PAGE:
Crystal Boling-Barton, the polarizing longtime principal at McKinley High School, has been on paid administrative leave for more than a year and a half while under investigation by the Buffalo Public Schools, but her presence still looms large.
For one, the school district has paid her nearly a quarter-million dollars to stay home.
And despite her absence in the school she led for three decades, Barton remains a central figure in the recent controversy at the high school on Elmwood Avenue, where two very different portrayals of McKinley have emerged since her exit.
On one side, the teachers union alleges that the school has been “out of control” under the leadership of the new principal, a discussion that was reignited earlier this month when a McKinley student was charged with assaulting a teacher.
“We didn’t have these issues when Crystal Barton was there, but that’s not really why the teachers are complaining,” said Philip Rumore, president of the Buffalo Teachers Federation. “They’re concerned because there’s a lack of discipline at the school.”
On the other side, defenders say McKinley continues to be one of the district’s better high schools – graduation rates are up, attendance is up – and suspect the mudslinging is a political ploy by the teachers union to force Barton’s return.
“I think the crux of the issue is Crystal Barton,” said Samuel L. Radford III, president of the District Parent Coordinating Council. “People are trying to create a need for her and an environment to bring her back.”
That’s the backdrop for the recent tension at McKinley, a school of more than 1,000 students known for its trade programs, where the BTF has been at odds with the district over school leadership since Barton was put on leave.
Barton, principal at McKinley since 1987, was placed on paid administrative leave on May 11, 2017, after the New York Civil Liberties Union filed a lawsuit on behalf of a McKinley student who alleged discrimination against LGBTQ students during her tenure.
In a settlement, the school district agreed to a number of terms – including maintaining a Gay-Straight Alliance, an after-school club for students. The NYCLU eventually dropped its case.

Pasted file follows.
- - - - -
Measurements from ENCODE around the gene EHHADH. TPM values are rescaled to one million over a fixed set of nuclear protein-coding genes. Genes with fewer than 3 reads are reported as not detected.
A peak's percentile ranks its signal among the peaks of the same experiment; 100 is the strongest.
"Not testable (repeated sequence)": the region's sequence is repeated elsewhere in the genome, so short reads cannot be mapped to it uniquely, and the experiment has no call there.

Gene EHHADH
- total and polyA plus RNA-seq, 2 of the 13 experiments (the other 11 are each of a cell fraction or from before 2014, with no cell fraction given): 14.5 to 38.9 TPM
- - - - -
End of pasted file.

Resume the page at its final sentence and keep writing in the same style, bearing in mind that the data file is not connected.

But Barton – who maintains that the allegations against her were unfounded – did not return to McKinley, and she instead became the target of a broader school district probe involving the alleged misuse of funds during her time as principal.
The investigation, which has centered on African-American artifacts Barton purchased for the school over the years using $22,000 in student-activity funds, is still “ongoing,” but district officials would say little more.
In the 20 months she has been on leave, Barton has been paid $229,317, according to district records from Jan. 22.
“They’re grasping at straws,” said Robert Boreanaz, Barton’s attorney. “I think they’re under pressure. If they return Mrs. Barton, they have to admit they made a mistake. They don’t want to do that.”
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It’s not the first time Barton has been at the center of controversy.
A decade ago, a special investigator found that Barton was the driving force in an “excessive” seven-week suspension given to a student who denounced the principal for firing an assistant girls basketball coach. The issue caused a local media uproar because it forced the student to miss most of her senior basketball season.
Barton tried unsuccessfully to get the state to remove a School Board member who was trying to hold her accountable. And, Boreanaz said, as president of the Buffalo Council of School Administrators, the union representing principals, Barton has been a “thorn in the side” of the district for years.
“In my opinion,” Boreanaz said, “they have taken so long in this investigation because, one, incompetence; two, a deep desire to find anything they can; and, three, there’s nothing there.”
Meanwhile, the teachers union and district administrators have been feuding over her old school.
Last year, faculty at the school gave a vote of “no confidence” to Barton’s replacement, Marck Abraham, who had been assistant principal under her. They raised concerns about school safety and the lack of attention paid to disruptive student behavior.
Tensions between the two sides intensified earlier this month after a freshman was charged with assaulting a teacher, who was then put on leave while the district investigated his role in the altercation. The teacher remains on leave.
Rumore and the union have since alleged other problems and incidents at McKinley, including excessive student tardiness without consequences, the lack of detention and declaring suspended students illegally absent to improve the school’s suspension rate.
Superintendent Kriner Cash, as well as Radford’s parent group have come to Abraham’s defense. They both heaped praise on the school – which has a 77 percent graduation rate – and Abraham's leadership. Cash said he has “100 percent confidence in the current principal.”
Rumore countered by issuing a survey to teachers at McKinley to gauge the climate. Now, union leadership is also calling for Abraham’s removal.
Do teachers want Barton to return?
“I don’t know,” Rumore said, “but I can tell you I would probably think the school is better off if she were back.”